News and Events

Series of Clean Marina Program Videos Now Available

Michigan Sea Grant News Release Graphic

ANN ARBOR — Curious about boat bottom washing in the Great Lakes region? Want to explore best management practices marinas can follow to keep Great Lakes waters clean? Three new videos exploring different aspects of being a Certified Clean Marina are now available.

“This video series highlights best practices from marina owners and operators in the region, including Ohio, Illinois, Indiana, Michigan and Wisconsin,” said Elizabeth LaPorte, co-principal investigator and project manager. “This is a great way to communicate what marinas are doing to help protect our waterways.”

The videos are now available through the Clean Marina Classroom, on the Great Lakes Clean Marina Network website and via YouTube and are summarized below.

Great Lakes Clean Marina Program Overview: The Benefits of Clean Marinas and Clean Boating
This video provides an overview of Clean Marina programs throughout the Great Lakes, reasons new marinas may consider participating and what boaters can expect at a Clean Marina.
http://youtu.be/aUuuMPAYP10

Keeping it Clean: Best Practices for Certified Clean Marinas
How can you help keep the Great Lakes clean? This video provides an overview of Best Management Practices (BMPs) marina operators and boaters can employ to keep contaminants out of the lakes.
http://youtu.be/HCPO4AKnH3A

Marinas and Boat Bottom Washing Best Practices
This video features an overview of boat bottom washing techniques from around the Great Lakes. Marina experts also discuss why it’s important to keep boat bottom wash contained and some of the systems they use to do so.
http://youtu.be/6dy7AOzSWFw

Michigan Sea Grant developed the videos on behalf of the Great Lakes Clean Marina Network. The Great Lakes Restoration Initiative, through the U.S. Environmental Protection Agency (EPA) supported the development of these videos (EPA-R5-GL2011-1).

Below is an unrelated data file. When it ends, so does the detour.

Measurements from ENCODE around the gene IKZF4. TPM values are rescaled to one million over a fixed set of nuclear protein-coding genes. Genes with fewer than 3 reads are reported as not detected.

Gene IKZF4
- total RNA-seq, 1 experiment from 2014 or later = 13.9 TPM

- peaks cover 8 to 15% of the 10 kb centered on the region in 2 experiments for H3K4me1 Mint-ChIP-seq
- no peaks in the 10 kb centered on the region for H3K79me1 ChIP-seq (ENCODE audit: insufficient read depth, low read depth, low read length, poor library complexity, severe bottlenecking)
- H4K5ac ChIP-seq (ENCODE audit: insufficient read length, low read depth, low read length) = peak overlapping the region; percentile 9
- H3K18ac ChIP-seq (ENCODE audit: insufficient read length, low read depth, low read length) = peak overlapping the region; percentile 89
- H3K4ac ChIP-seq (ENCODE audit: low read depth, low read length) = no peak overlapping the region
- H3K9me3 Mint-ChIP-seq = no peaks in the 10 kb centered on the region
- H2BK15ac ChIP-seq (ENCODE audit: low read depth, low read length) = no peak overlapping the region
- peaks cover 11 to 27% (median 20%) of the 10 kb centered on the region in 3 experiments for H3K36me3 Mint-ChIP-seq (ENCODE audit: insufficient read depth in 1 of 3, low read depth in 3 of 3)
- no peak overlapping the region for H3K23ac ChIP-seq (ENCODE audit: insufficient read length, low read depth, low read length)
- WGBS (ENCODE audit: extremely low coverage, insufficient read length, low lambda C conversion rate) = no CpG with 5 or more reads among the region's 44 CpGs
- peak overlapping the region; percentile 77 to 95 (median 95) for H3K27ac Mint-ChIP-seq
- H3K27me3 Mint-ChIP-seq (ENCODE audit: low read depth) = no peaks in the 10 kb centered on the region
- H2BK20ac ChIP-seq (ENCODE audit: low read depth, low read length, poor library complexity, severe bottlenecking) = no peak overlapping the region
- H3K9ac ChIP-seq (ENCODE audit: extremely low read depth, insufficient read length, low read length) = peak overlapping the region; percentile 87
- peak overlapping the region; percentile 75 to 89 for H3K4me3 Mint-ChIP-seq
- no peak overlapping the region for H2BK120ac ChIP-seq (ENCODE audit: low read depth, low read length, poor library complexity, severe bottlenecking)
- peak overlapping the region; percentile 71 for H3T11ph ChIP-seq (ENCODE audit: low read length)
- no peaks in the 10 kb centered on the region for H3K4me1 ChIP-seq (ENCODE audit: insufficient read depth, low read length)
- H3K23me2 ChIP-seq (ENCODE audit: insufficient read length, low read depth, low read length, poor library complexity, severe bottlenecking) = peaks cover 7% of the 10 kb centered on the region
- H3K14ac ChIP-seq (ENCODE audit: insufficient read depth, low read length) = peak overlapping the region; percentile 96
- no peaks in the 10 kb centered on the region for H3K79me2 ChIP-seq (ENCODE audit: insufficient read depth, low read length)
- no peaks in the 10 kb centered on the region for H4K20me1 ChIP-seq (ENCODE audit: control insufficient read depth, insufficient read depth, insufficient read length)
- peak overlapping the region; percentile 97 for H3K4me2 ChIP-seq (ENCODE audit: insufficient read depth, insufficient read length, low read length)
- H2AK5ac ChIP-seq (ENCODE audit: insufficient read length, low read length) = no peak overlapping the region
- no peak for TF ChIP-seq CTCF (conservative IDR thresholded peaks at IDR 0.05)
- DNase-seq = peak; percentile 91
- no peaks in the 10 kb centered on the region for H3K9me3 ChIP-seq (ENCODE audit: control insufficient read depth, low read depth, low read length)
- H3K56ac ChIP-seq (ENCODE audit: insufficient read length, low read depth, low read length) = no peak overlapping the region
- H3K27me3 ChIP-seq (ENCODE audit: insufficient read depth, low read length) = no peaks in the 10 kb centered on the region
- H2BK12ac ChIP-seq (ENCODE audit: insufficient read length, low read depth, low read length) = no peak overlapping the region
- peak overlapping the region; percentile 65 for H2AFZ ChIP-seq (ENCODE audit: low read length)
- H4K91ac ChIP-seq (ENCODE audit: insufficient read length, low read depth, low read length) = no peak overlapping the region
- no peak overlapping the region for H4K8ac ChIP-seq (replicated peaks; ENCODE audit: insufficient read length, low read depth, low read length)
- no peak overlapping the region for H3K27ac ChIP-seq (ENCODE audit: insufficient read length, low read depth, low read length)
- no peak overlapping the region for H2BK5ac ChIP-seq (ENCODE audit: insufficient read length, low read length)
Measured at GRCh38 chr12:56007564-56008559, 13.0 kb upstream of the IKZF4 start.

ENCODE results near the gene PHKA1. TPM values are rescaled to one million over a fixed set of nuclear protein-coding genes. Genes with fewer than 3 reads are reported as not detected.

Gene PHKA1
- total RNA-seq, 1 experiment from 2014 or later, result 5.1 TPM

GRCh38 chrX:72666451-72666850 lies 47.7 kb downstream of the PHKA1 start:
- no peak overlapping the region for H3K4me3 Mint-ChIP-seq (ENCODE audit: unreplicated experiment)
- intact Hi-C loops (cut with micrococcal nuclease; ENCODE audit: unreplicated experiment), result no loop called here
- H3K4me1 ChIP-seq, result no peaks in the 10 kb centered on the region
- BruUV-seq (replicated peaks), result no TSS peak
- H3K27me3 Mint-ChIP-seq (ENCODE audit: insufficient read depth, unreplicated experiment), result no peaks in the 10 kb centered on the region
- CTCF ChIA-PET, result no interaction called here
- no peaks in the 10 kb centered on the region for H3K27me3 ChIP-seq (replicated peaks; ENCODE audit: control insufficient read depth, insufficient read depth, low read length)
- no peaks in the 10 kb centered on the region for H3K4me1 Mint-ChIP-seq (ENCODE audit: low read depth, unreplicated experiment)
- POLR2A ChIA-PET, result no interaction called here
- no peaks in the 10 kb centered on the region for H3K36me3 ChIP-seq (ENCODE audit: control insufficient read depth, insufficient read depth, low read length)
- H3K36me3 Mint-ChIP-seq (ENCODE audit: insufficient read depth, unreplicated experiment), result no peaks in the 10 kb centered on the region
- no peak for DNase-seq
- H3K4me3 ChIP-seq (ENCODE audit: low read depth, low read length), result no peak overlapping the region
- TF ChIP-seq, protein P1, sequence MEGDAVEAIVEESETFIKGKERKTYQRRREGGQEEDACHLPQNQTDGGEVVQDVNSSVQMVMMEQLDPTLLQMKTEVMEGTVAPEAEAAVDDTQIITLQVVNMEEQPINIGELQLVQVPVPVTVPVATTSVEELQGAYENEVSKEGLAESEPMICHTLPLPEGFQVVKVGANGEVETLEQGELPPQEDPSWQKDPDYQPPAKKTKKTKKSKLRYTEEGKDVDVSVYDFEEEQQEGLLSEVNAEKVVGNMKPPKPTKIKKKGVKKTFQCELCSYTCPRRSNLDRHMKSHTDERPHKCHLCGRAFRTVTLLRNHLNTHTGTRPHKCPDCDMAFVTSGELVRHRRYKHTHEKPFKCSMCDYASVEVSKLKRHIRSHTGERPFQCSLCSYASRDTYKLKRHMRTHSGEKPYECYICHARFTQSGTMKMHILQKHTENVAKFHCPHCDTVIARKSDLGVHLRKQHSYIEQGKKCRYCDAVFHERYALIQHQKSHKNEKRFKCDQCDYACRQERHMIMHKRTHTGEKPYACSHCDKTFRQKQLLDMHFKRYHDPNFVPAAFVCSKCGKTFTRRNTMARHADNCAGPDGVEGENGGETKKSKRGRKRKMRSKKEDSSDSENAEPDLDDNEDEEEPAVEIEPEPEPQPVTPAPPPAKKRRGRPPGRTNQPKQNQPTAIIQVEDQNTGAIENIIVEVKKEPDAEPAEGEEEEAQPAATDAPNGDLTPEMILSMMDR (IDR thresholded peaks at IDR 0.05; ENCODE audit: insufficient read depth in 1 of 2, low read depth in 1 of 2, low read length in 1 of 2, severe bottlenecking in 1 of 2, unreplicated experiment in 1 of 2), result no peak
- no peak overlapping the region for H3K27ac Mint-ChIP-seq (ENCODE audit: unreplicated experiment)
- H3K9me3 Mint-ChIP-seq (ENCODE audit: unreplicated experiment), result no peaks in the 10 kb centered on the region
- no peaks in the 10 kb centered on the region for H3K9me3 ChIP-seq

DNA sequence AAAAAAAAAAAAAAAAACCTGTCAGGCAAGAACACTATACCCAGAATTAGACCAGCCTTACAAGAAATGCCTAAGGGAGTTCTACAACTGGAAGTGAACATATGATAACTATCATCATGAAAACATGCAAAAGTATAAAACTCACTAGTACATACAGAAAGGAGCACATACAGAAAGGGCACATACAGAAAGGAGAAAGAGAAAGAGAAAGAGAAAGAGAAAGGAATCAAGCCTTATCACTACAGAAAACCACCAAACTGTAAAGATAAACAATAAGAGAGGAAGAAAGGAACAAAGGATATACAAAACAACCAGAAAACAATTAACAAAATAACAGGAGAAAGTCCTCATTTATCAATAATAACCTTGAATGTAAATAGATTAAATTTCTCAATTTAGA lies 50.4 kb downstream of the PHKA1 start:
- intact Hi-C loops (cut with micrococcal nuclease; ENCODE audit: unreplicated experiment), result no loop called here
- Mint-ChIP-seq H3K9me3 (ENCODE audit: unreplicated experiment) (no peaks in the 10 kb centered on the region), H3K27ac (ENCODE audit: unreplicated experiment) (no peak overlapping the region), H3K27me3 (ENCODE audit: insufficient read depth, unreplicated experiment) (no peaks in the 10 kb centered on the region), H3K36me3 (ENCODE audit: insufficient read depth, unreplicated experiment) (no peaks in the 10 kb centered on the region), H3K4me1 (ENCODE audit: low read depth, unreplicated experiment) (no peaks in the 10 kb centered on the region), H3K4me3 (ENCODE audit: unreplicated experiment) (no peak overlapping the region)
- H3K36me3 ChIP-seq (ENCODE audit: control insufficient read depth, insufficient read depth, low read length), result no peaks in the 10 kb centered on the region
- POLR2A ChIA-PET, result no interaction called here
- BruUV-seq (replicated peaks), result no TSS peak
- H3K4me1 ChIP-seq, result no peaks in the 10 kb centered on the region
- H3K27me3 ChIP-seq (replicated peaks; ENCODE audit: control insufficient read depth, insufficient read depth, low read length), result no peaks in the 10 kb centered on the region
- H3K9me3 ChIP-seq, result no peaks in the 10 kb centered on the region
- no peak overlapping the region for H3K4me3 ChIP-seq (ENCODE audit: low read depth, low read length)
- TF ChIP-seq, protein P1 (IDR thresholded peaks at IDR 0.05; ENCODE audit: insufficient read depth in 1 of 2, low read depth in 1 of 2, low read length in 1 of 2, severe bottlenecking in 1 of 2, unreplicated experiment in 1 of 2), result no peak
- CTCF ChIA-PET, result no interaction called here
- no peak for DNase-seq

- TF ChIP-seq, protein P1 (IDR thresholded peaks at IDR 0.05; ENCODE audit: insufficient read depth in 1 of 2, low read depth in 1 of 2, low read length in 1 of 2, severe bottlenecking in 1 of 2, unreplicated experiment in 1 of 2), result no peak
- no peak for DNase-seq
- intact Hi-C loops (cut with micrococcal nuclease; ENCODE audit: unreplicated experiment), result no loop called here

Contact: Stephanie Ariganello, (745) 615-0400 or stephaa@umich.edu

This entry was posted in News.

Free Webinar for Marinas and Harbors

Event Date: 11/17/2014

Facing an Uncertain Future: Increasing Resilience at Marinas and Harbors

Because the Great Lakes are important to you and your business, you are invited to learn more about current issues marinas and harbors are facing — and how to deal with them. Join us for an online workshop to discuss fluctuating water levels, increased storm water volumes and how to make your facility more resilient.

What: Michigan Sea Grant-hosted Marinas and Harbors Webinar — open and free to any marina, small harbor, boatyard operator or stakeholder.

Why Attend? Because this webinar offers a free opportunity to learn more about increasing resilience and how to prepare for the future — plus how your peers are addressing changes at their marinas.

When:
10 – 11:15 a.m. (EST) on Monday, Nov. 17

Cost: Free, but registration is requested.

Agenda:

  • Climate Trends
  • Lows, Runoff and Rebound in 2013/14: Great Lakes Levels Update
  • Best Practices to Increase Resilience to Changing Environmental Conditions (infrastructure, dredging, planning)
  • Peer-to-Peer Discussion

If you have any questions, contact Amy Samples at asamples@umich.edu.

CLICK HERE to register

MBIA Recreational Boating Education Conference (RBEC)

Event Date: 12/10/2014
End Date: 12/11/2014

Michigan Sea Grant will lead several discussions during the annual Recreational Boating Education Conference (RBEC), hosted by the Michigan Boating Industries Association. The conference is set for Wednesday-Thursday, Dec. 10-11.

MSG representatives will discuss resilience with the Michigan Harbor Masters Association on Dec. 10 and with conference registrants on Dec. 11 in the Michigan Clean Marina Program: Preparing for an Uncertain Future session.